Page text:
June 21, 2018
Opinion Latest News | Poll Questions | Family Separations | Boston TV | LePage Troops

Suzanne Nance: A love letter to Maine and to music

Kevin Brusie Photography | BDN
Kevin Brusie Photography | BDN
Suzanne Nance
By Suzanne Nance, Special to the BDN

It is with a grateful but sad heart that I extend a farewell to the Maine Public Broadcasting Network and to Maine. My six years as music director and host of Morning Classical Music have been some of the most intense, exciting, beautiful and creative of my career. This state, as we know, is full of talented and actively engaged people, and I am blessed to have gotten to know so many of you.

I am a firm believer in embracing life and all that it offers. My next step, to the legendary network WFMT in Chicago, would not have come about without support and encouragement from all of you, listeners and loved ones, my peers in the arts community across Maine, and my colleagues at MPBN. At WFMT I will continue to share classical music and champion the arts, and also have the opportunity to support the extraordinary offerings of Lyric Opera of Chicago.

I remain humbled by being welcomed into the daily lives of listeners across the state, and sharing our mutual love of music over the radio airwaves and in concert halls around the state. So many of you shared your stories with me, Maine and beyond as part of “Music that Moves ME,” a series (aired on MPBN) that was by far the most rewarding I’ve ever produced. It so beautifully showcased how special and multifaceted are the people that call Maine home. Your dedication, loyalty and kindness are sources of inspiration to me and will remain so in the years ahead.

As I look back at my time here in Maine, I cannot help but smile from ear to ear. Imagine singing Poulenc’s Gloria with the Bangor Symphony Orchestra one day and experiencing “upta camp” the next, making maple syrup, moose watching and star gazing. I’ve had inspiring musical experiences with so many musicians, including the Portland Symphony and Robert Moody, DaPonte String Quartet, Anthony Antolini and Robert Russell, on stages from Farmington to Fort Kent to Ogunquit. And for all of it, I am grateful.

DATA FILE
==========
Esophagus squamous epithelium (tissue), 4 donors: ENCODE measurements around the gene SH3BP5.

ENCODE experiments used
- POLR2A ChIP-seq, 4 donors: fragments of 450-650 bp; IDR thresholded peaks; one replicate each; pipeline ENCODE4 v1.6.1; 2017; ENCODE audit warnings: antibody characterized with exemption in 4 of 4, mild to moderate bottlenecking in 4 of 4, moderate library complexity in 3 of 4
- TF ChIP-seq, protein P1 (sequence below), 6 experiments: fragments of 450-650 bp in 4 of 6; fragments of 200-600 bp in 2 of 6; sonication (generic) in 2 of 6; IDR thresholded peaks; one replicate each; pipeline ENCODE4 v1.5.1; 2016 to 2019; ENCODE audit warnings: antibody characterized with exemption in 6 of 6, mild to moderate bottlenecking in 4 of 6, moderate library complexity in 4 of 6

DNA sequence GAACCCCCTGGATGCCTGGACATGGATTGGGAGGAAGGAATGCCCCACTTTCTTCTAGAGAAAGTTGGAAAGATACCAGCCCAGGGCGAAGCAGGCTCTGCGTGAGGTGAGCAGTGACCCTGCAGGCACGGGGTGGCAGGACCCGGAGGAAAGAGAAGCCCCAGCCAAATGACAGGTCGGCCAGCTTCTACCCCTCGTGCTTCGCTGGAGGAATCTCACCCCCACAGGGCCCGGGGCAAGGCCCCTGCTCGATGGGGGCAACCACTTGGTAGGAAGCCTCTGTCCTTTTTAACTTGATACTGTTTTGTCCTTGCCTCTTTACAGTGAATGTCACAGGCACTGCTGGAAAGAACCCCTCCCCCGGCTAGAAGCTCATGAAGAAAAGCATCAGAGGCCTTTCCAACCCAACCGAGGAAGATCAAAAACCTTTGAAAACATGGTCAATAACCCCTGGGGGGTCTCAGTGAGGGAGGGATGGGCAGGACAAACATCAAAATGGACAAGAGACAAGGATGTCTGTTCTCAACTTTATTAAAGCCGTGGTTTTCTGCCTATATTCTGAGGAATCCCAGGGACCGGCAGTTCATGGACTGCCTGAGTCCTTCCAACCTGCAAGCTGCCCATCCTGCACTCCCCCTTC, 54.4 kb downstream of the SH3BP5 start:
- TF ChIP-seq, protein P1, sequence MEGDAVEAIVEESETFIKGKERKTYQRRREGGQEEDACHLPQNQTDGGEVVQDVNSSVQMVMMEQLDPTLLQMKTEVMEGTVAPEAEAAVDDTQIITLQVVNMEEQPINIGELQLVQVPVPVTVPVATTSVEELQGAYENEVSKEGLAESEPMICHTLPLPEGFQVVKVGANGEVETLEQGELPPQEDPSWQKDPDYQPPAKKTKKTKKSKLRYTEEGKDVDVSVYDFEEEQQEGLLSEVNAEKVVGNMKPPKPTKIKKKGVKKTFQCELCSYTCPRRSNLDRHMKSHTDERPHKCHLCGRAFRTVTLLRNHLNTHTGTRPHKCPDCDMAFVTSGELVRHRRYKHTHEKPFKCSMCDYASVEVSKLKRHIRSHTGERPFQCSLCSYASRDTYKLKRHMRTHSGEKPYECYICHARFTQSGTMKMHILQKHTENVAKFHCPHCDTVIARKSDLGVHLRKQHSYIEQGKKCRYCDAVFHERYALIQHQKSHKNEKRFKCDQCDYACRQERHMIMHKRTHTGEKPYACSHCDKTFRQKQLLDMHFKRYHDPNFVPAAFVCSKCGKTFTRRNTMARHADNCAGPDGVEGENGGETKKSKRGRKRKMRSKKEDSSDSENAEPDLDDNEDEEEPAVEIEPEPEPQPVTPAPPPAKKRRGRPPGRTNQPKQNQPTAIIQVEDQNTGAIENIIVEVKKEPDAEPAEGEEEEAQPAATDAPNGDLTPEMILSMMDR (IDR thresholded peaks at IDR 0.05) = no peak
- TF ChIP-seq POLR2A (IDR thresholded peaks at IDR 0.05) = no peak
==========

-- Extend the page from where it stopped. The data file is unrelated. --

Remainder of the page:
In a world where arts education opportunities and budgets are continuously cut, society is in danger of losing access to the things that remind us of our humanity and allow us to actively open our minds and think creatively, seriously and peacefully. I am inspired by the many extraordinary people in Maine working tirelessly to provide access to the arts for all. I will always be a faithful fan, a champion of arts education and a supporter of the arts in this great state.

I know with unshakable certainty that our paths will cross again. In fact, I’m already looking forward to coming back to perform with the Portland Symphony Orchestra at the Waterville Opera House in October and Franco Center in Lewiston in 2014. Franz Schubert once wrote, “Some people come into our lives, leave footprints on our hearts, and we are never the same.” And so it is that the people of Maine have helped me find my voice and will remain an ongoing influence on my own life and career. An die musik!

Suzanne Nance is music director for the Maine Public Broadcasting Network, where she hosts Morning Classical Music. Nance is leaving the station after this week for WFMT in Chicago, a commercial classical music radio station.

Have feedback? Want to know more? Send us ideas for follow-up stories.

You may also like